On August 14, 2017, a devastating landslide swept through the suburbs of Sierra Leone’s capital city, Freetown, affecting over 6,000 people and resulting in 1,141 deaths or missing persons. Freetown had endured three consecutive days of heavy rains which caused severe flooding and triggered the partial collapse of neighboring Sugar Loaf Mountain. Mudslides destroyed critical infrastructure such as schools, health facilities, and roads, in addition to the densely populated Regent residential neighborhood.
The government of Sierra Leone requested assistance from the World Bank to undertake a Rapid Damage and Loss Assessment and develop a framework for recovery. With support from the Africa, Caribbean and Pacific and the European Union (ACP-EU) Natural Disaster Risk Reduction (NDRR) Program, the rapid assessment estimated the total economic value of damages at $31.65 million, with an especially severe impact on the housing, social protection, and health sectors. The total cost for recovery efforts was estimated at $82.41 million, with at least half that amount to be dedicated to long-term resilient recovery, including territorial planning, improvements to legal and institutional frameworks, and mainstreaming disaster risk reduction principles into development and social planning.
According to the assessment, several factors contributed to the deadliness of the landslide, including unregulated construction practices—which undermined the solidity of the mountain slopes—deforestation from uncontrolled urbanization, and a preponderance of unsafe habitations in high-risk zones. The assessment also highlighted some of the institutional bottlenecks that were overwhelmed during the government’s initial response and opportunities to strengthen its ability to plan for long-term recovery and resilience.
Based on the recommendations of the rapid assessment, and with support from another ACP-EU NDRR project, the government developed a recovery framework that would prioritize strengthening Sierra Leone’s disaster risk management (DRM) institutions and capacities for enhanced recovery, preparedness, response, and resilience. Involving several government institutions such as the Office of National Security, the Environmental Protection Agency, the Ministry of Lands, Housing and Environment, the Freetown City Council, and the Western Area Rural District Council, the country’s emergency preparedness and response capabilities has been strengthened, as well as its institutional and policy framework for effective DRM.
This culminated with the inauguration in November 2020 of a new National Disaster Management Agency (NDMA) for Sierra Leone. This major milestone that involved collaboration between the Sierra Leone Meteorological Agency and the National Water Resource Management Agency will improve the country’s capacities to deal with a future disaster event, but also enhance its early warning systems. During the inauguration ceremony, His Excellency, President of Sierra Leone Dr. Julius Maada Bio underscored that “climate change resilience must be done in close collaboration with communities. Communities must have a vested interest and must participate in dialogues on disaster preparedness and management”.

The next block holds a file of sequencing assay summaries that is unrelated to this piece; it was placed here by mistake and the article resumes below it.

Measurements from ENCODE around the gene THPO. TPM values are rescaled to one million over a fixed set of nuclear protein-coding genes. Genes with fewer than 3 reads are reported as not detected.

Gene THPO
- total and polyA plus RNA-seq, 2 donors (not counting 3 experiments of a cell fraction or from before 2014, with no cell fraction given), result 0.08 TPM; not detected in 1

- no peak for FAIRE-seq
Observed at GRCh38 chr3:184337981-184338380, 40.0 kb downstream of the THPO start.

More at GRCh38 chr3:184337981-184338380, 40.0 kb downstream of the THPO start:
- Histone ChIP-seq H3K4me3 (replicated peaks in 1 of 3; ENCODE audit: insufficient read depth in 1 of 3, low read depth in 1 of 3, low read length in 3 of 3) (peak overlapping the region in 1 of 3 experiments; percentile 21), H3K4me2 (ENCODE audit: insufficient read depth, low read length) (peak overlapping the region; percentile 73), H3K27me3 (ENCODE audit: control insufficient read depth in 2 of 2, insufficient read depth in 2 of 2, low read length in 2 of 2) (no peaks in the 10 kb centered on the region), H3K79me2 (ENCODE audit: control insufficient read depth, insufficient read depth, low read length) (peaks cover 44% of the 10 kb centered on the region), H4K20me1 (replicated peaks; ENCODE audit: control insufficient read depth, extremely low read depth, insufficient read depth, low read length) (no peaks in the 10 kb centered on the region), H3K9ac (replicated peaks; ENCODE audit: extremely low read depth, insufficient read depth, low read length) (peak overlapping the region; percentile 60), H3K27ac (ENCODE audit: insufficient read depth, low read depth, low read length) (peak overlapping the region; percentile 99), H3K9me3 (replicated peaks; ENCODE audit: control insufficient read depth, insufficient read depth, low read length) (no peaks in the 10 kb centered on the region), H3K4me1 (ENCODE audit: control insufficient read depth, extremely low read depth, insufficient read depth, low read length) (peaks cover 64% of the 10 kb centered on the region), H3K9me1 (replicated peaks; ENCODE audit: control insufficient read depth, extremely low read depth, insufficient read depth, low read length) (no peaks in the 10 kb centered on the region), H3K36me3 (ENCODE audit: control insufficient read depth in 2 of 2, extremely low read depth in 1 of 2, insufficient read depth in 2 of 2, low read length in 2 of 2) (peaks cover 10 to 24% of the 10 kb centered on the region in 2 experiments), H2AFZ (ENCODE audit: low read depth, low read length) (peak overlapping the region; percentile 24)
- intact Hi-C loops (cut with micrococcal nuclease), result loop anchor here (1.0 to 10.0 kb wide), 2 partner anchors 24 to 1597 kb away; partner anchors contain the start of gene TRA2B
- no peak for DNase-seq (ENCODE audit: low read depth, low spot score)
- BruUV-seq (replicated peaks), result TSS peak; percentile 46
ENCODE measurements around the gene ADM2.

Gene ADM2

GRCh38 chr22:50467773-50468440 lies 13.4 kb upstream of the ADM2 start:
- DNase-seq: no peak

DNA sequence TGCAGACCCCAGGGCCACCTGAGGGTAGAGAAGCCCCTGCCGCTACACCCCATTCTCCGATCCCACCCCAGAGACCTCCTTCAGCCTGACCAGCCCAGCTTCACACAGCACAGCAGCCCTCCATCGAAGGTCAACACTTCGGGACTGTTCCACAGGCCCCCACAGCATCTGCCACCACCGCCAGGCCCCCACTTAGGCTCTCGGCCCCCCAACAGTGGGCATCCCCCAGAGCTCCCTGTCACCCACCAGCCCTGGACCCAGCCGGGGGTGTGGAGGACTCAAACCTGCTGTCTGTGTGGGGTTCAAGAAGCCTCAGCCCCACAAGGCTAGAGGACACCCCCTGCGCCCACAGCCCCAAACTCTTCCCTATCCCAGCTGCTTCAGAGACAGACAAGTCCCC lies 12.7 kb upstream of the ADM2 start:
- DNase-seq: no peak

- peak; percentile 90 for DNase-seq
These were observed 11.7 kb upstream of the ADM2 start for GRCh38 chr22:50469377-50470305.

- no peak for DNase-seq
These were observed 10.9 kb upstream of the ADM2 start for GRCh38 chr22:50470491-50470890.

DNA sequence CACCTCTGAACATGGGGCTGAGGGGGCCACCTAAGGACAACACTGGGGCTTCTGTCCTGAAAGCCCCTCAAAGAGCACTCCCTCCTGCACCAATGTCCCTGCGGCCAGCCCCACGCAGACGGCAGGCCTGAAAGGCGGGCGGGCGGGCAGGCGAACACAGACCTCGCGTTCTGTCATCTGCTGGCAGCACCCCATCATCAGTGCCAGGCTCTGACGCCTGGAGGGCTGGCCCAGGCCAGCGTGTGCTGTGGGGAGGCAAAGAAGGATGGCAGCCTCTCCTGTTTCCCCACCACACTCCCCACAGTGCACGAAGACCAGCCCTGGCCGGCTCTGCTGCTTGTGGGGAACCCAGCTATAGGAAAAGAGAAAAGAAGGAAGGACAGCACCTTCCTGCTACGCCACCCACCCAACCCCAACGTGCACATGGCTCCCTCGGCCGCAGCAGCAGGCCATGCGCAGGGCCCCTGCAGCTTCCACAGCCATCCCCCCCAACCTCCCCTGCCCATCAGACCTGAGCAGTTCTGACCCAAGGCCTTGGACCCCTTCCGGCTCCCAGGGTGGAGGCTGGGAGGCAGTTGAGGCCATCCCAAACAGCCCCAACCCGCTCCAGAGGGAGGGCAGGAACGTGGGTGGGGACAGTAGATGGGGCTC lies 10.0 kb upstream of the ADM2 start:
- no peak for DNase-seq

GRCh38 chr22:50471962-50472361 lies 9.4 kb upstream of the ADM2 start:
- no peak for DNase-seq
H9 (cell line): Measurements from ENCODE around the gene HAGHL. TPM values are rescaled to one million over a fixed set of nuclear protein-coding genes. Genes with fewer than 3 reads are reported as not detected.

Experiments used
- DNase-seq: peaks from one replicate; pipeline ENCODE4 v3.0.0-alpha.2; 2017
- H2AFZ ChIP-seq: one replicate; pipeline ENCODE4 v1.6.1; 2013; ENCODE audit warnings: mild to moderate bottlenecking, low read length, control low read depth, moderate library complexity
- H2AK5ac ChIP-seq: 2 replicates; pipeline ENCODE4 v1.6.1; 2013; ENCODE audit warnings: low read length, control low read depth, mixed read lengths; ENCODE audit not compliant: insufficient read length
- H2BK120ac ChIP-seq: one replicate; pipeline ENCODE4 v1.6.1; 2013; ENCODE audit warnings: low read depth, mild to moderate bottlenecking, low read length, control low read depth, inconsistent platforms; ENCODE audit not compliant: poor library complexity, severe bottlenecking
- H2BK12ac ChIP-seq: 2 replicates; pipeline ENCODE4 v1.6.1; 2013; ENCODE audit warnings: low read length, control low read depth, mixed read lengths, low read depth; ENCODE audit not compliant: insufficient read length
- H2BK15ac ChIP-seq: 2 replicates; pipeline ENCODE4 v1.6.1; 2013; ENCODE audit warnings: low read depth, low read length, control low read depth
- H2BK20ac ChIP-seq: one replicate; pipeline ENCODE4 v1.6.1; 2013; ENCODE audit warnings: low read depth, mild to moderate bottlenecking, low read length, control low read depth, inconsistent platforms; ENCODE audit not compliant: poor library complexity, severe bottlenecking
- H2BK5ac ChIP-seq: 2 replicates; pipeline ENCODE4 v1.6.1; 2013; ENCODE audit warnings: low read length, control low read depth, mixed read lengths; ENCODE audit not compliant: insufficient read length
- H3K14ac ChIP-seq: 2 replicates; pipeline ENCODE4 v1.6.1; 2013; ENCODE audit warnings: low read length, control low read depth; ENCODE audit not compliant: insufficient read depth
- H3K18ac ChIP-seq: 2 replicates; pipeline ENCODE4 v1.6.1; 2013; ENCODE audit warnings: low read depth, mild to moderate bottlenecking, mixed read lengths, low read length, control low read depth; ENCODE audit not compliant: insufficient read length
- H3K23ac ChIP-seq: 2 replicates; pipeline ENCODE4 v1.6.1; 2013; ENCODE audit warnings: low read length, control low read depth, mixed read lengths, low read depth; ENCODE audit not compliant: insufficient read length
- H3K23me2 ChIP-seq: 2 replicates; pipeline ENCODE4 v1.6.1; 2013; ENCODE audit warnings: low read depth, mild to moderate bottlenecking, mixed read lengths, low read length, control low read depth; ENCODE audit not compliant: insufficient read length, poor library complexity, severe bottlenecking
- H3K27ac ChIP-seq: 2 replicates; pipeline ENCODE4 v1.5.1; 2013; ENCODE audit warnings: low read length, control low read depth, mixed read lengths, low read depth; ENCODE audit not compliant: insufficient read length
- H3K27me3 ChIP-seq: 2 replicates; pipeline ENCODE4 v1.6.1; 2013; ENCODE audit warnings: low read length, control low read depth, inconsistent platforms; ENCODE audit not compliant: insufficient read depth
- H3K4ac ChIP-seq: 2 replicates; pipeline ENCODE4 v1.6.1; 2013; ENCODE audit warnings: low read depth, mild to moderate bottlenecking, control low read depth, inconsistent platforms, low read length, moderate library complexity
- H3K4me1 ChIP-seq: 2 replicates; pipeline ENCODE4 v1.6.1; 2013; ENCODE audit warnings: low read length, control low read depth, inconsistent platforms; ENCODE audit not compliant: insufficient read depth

Work is continuing to make a difference on the ground. Several key and timely activities were included as part of the roll-out of the NDMA, such as the update of the National Disaster Risk Management Policy which will reflect new institutional arrangements and realities on the ground, as well as the development of an Emergency Preparedness and Response Plan to ensure operational procedures and standards are in place in advance of a possible next disaster. The EU Delegation in Sierra Leone was kept abreast of these developments throughout their implementation, underlining the importance of sharing information on the ground between development partners.
The ACP-EU NDRR project also informed the $10 million World Bank-financed Freetown Emergency Recovery Program (FERP) which focuses on building back better infrastructure that had been damaged by the disaster. The city of Freetown is especially exposed due to its topography and location on the coast. This build-back-better approach and long-term resilience against landslides and flooding is essential for a country that is highly exposed to extreme weather and climate-related events and which will further intensify due to climate change.
Building on the success of the FERP, the government of Sierra Leone has requested the World Bank to prepare a new project to strengthen resilient development and service delivery in urban centers across the country, co-financed by the Global Environment Facility’s Sustainable Cities Impact Program. The project will build government capacity in urban planning and develop the local government’s own source revenue mobilization capacity. It will also finance urgent infrastructure priorities for enhanced solid waste management, and targeted neighborhood and market upgrading, with disaster and climate resilience as a key objective of the project and a core design principle. In addition, some of the immediate capital investment needs to setup the new National Disaster Management Agency are planned to be financed, such as the development of a national disaster Emergency Operations Center, which will provide a coordination platform during future disaster events.
From the devastating impacts of this landslide, Sierra Leone has managed to turn the situation around, spearheading important and needed reforms that create a culture of preparedness, resilience, and forward thinking that can anticipate and minimize the adverse impact of future shocks. A further request from the government of Sierra Leone has now come through to focus on building resilience of urban centers across the country.